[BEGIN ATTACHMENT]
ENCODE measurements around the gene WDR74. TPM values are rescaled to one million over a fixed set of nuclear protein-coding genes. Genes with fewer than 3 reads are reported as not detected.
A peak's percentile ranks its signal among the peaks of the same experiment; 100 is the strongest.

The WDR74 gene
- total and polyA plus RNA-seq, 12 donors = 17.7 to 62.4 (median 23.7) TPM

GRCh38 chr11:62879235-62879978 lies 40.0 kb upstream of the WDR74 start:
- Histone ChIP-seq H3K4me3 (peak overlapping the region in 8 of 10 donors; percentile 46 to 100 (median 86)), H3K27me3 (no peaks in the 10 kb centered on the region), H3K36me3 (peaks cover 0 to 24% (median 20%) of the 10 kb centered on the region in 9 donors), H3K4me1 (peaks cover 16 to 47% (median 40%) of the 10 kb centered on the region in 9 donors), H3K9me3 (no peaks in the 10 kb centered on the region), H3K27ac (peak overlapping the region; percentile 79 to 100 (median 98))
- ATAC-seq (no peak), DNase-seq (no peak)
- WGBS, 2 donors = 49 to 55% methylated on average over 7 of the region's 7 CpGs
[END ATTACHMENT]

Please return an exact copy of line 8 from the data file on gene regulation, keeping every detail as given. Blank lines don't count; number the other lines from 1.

- WGBS, 2 donors = 49 to 55% methylated on average over 7 of the region's 7 CpGs